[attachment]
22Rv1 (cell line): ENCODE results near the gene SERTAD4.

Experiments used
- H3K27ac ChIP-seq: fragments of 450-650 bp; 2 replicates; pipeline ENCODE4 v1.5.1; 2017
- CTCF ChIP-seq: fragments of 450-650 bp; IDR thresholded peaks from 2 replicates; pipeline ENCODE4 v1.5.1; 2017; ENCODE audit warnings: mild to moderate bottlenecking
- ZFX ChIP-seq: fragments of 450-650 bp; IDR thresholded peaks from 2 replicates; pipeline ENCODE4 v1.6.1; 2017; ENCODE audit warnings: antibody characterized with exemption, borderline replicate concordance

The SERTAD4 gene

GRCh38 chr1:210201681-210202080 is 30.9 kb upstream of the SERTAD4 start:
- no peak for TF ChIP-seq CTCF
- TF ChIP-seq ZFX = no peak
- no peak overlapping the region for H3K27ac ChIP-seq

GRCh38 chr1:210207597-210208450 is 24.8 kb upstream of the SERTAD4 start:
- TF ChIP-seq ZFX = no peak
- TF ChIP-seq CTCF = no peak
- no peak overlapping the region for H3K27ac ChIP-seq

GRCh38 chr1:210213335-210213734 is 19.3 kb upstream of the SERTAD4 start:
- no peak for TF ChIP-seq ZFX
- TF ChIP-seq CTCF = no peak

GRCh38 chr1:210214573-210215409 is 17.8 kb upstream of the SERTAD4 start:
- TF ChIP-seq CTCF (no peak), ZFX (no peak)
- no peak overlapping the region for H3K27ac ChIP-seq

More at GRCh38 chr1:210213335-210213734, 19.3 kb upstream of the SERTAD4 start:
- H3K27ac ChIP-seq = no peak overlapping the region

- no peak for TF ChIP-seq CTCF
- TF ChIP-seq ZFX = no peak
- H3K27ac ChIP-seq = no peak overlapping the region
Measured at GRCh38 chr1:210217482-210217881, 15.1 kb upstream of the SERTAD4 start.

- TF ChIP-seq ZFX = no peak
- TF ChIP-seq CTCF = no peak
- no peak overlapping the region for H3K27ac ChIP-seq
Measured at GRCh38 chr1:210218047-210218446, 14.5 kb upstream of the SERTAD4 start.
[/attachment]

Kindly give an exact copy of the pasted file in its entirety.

22Rv1 (cell line): ENCODE results near the gene SERTAD4.

Experiments used
- H3K27ac ChIP-seq: fragments of 450-650 bp; 2 replicates; pipeline ENCODE4 v1.5.1; 2017
- CTCF ChIP-seq: fragments of 450-650 bp; IDR thresholded peaks from 2 replicates; pipeline ENCODE4 v1.5.1; 2017; ENCODE audit warnings: mild to moderate bottlenecking
- ZFX ChIP-seq: fragments of 450-650 bp; IDR thresholded peaks from 2 replicates; pipeline ENCODE4 v1.6.1; 2017; ENCODE audit warnings: antibody characterized with exemption, borderline replicate concordance

The SERTAD4 gene

GRCh38 chr1:210201681-210202080 is 30.9 kb upstream of the SERTAD4 start:
- no peak for TF ChIP-seq CTCF
- TF ChIP-seq ZFX = no peak
- no peak overlapping the region for H3K27ac ChIP-seq

GRCh38 chr1:210207597-210208450 is 24.8 kb upstream of the SERTAD4 start:
- TF ChIP-seq ZFX = no peak
- TF ChIP-seq CTCF = no peak
- no peak overlapping the region for H3K27ac ChIP-seq

GRCh38 chr1:210213335-210213734 is 19.3 kb upstream of the SERTAD4 start:
- no peak for TF ChIP-seq ZFX
- TF ChIP-seq CTCF = no peak

GRCh38 chr1:210214573-210215409 is 17.8 kb upstream of the SERTAD4 start:
- TF ChIP-seq CTCF (no peak), ZFX (no peak)
- no peak overlapping the region for H3K27ac ChIP-seq

More at GRCh38 chr1:210213335-210213734, 19.3 kb upstream of the SERTAD4 start:
- H3K27ac ChIP-seq = no peak overlapping the region

- no peak for TF ChIP-seq CTCF
- TF ChIP-seq ZFX = no peak
- H3K27ac ChIP-seq = no peak overlapping the region
Measured at GRCh38 chr1:210217482-210217881, 15.1 kb upstream of the SERTAD4 start.

- TF ChIP-seq ZFX = no peak
- TF ChIP-seq CTCF = no peak
- no peak overlapping the region for H3K27ac ChIP-seq
Measured at GRCh38 chr1:210218047-210218446, 14.5 kb upstream of the SERTAD4 start.